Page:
Commentaire de la rédactrice invitée: Programmes d'évaluation du rendement en lecture et écriture : Quelles leçons en tirer? / Guest editor's comment: Achievement Assessment Programs in Reading and Writing: What Lessons Can Be Learned?
La comparabilité des échantillons dans les enquêtes de l'International Association for the Evaluation of Educational Achievement
This research and practice note is intended to offer a perspective on interpreting student results from the International Association for the Evaluation of Educational Achievement TIMSS 2003 survey, specifically focussing on the sampling plan of participating schools and students. The observations can therefore be extended to other surveys of that kind, where the focus is not on mathematics.
School Determinants of Achievement in Writing: Implications for School Management in Minority Settings
This study identified school factors that determined writing achievement for 13- and 16-year-old Francophone students in minority (Manitoba, Ontario, New Brunswick, and Nova Scotia) and majority settings (Quebec) (N = 5700). Factor analysis retained three factors subjected to binary logistic regression with students’ academic performance: Human and Material Resources and School-Community-Family Relations; Principal’s Vision and Beliefs; and Rules and Procedures.
valuations à grande échelle de l'écriture: lien entre le score holistique et les composantes de l'écriture
Information generated by large-scale writing assessment holistic scores should serve as indicators for decision makers. But to what extent do holistic scores represent the different writing components? Based on a sample of written essays by 3,107 13- and 16-year-old Canadian students, analyses show that six writing components are related to the holistic score and the relationships do not vary based on language (essays written in English versus essays written in French). Results allow for a discussion of the interpretations of holistic scores in the context of writing assessments.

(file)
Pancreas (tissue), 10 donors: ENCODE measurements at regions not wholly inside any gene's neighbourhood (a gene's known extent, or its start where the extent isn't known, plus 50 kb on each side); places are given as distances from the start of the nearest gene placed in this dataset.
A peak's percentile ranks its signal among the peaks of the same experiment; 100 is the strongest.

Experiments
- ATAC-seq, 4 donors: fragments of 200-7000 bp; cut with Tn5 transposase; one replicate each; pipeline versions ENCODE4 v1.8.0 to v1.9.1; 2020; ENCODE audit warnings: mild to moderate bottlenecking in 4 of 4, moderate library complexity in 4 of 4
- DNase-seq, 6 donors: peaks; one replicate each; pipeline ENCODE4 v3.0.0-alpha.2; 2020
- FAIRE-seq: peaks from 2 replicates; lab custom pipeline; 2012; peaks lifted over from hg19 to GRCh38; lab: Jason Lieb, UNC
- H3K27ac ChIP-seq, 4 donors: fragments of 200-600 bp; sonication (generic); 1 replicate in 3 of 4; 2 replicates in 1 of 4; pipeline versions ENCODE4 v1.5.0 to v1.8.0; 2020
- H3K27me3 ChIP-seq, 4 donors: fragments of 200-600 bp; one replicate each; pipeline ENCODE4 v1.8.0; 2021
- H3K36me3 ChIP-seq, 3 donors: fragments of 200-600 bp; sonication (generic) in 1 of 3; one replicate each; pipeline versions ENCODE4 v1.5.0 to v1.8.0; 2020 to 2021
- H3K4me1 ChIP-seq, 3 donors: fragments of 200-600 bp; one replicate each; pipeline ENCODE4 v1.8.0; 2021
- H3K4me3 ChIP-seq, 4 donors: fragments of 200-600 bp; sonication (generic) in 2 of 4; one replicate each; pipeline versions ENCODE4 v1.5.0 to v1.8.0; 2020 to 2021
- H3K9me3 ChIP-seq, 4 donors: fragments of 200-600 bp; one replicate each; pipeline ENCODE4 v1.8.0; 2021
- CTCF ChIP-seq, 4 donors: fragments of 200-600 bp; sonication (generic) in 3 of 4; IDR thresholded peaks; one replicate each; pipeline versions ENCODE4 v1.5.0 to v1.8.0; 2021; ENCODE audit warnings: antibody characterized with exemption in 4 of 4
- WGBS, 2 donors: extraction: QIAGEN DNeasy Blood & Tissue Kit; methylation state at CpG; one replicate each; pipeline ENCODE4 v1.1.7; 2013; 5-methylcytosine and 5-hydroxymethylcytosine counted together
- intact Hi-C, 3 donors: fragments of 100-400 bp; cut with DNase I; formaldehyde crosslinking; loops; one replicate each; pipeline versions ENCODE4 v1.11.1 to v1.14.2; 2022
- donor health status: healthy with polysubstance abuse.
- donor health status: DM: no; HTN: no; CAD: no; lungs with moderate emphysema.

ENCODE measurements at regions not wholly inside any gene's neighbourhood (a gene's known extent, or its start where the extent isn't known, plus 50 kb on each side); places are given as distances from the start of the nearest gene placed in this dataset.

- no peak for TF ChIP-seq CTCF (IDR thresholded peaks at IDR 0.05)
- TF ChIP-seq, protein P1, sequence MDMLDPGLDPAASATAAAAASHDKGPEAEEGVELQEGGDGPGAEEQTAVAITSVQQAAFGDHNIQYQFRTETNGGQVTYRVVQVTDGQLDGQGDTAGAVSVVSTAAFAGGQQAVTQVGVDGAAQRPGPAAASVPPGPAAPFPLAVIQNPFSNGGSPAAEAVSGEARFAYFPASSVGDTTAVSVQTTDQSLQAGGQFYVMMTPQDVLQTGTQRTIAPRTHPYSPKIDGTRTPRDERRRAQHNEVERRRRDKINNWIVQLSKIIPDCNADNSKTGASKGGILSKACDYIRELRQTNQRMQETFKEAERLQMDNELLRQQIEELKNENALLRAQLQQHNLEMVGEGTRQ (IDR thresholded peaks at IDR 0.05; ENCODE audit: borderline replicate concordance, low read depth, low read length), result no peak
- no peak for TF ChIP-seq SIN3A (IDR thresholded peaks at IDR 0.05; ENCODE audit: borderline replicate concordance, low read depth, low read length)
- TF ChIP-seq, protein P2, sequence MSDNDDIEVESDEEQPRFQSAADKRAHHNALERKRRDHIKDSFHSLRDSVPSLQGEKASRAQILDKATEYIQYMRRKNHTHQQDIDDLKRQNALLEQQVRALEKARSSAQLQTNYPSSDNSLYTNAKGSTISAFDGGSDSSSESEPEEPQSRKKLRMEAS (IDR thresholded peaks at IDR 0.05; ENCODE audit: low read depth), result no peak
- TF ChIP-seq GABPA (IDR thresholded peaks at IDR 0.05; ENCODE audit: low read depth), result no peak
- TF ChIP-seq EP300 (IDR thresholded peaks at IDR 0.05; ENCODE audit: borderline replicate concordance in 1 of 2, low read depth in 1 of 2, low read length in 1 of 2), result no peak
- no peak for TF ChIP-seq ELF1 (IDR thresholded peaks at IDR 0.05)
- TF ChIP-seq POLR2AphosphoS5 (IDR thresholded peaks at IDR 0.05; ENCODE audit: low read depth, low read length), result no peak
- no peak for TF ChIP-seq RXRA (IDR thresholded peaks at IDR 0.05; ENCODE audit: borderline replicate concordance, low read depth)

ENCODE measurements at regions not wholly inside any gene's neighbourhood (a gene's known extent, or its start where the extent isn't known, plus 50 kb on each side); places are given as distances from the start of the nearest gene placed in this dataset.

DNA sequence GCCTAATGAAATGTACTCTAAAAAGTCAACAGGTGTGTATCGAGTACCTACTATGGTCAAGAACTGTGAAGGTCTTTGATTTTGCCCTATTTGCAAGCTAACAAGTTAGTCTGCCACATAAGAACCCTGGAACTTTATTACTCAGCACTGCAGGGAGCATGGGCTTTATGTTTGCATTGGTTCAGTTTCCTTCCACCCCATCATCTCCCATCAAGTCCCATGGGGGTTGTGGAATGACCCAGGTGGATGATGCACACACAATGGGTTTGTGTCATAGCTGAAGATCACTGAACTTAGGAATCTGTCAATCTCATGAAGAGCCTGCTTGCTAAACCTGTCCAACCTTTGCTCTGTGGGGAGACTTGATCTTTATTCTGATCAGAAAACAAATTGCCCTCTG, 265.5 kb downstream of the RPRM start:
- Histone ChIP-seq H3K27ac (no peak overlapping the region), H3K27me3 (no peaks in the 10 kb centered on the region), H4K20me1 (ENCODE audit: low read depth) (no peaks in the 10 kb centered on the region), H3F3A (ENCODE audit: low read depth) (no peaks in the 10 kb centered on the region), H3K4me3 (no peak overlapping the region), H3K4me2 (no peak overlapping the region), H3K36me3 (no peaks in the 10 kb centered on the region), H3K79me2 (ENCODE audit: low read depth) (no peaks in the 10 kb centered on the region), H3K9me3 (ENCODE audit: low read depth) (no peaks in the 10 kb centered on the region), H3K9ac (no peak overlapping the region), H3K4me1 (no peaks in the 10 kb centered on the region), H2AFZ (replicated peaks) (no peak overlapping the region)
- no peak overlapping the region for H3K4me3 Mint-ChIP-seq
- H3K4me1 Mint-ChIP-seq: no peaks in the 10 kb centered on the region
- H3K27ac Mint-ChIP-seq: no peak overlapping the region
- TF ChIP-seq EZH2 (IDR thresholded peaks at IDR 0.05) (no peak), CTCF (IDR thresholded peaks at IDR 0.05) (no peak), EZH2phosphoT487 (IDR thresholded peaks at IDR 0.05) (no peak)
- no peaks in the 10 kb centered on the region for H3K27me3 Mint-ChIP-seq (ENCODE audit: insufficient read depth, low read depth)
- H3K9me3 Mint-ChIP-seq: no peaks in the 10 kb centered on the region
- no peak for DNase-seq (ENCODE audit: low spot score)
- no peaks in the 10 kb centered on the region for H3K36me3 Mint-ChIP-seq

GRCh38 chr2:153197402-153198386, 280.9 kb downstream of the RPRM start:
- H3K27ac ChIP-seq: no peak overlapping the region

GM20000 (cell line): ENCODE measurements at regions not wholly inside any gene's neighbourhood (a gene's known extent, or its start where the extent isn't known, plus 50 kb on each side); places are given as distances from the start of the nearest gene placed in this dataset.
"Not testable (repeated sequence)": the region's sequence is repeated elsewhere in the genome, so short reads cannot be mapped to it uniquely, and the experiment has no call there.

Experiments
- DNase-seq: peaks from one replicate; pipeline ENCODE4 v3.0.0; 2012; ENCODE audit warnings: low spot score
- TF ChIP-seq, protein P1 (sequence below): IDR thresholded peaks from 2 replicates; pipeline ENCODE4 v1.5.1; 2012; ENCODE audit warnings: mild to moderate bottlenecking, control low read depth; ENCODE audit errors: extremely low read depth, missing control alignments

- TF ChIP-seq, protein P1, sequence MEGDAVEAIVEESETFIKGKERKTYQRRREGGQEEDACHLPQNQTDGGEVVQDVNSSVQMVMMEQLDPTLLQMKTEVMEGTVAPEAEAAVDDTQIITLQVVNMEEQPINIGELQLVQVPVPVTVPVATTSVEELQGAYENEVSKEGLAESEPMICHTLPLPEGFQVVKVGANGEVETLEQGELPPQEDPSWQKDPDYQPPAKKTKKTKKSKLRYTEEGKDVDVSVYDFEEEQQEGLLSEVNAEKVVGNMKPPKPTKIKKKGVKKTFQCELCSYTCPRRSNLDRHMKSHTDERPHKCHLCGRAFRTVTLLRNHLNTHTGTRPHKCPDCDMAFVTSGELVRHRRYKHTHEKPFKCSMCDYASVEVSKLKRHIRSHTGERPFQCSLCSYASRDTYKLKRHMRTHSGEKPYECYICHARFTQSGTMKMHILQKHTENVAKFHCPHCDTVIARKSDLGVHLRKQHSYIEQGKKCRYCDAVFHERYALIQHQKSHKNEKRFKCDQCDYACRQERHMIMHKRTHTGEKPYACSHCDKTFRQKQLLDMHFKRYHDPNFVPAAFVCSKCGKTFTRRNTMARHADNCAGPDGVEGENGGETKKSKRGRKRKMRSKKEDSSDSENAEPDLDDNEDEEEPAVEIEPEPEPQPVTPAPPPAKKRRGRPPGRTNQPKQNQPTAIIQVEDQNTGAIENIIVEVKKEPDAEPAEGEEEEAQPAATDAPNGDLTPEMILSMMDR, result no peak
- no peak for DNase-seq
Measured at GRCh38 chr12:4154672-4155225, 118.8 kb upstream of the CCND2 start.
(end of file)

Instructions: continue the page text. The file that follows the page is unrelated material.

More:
Understanding the challenges associated with conducting secondary analysis of large-scale assessment data is important for identifying the strengths and weaknesses of various statistical models, and it can lead to the improvement of this type of research. The challenges encountered in the analysis of assessment data from subpopulations may be of particular value for this purpose. To date, few studies have discussed the problems associated with the secondary analysis of large-scale assessment data.
Design and Development Issues in Provincial Large-scale Assesaments: Designing Assessments to Inform Policy and Practice
Over the past four decades, there has been much debate on key sources of data in evaluating education, determining school effectiveness, and providing evidence to inform accountability and education planning. Entangled in this debate has been the extent to which large-scale assessments of learning provide valid evidence about the quality of schooling and education in Canada and how they can be used to inform education practice and policy. This article discusses five issues in large-scale assessments that are key for their usefulness and for making valid inferences.
With the implementation of the Ontario Secondary School Literacy Test (OSSLT) in 2002, Ontario became the first province in Canada requiring successful completion of a large-scale highstakes literacy test for high school graduation. We began to explore and analyze students' perceptions of this testing program in terms of their preparation for the test, the test's impact and value, and the potential influence of such a testing program on the students' views about literacy.
Researchers and teachers of reading and writing can assess from different viewpoints or from a common one. In this manuscript two different viewpoints—a responsive view for writing and a developmental view for reading—show different vantage points, and the responsive view is used to show a way to bring reading and writing together. In general, this article advocates assessment for learning, as different from assessment of learning. Overall, my goal is to critique whether our uses of assessment and evaluation derive from our beliefs.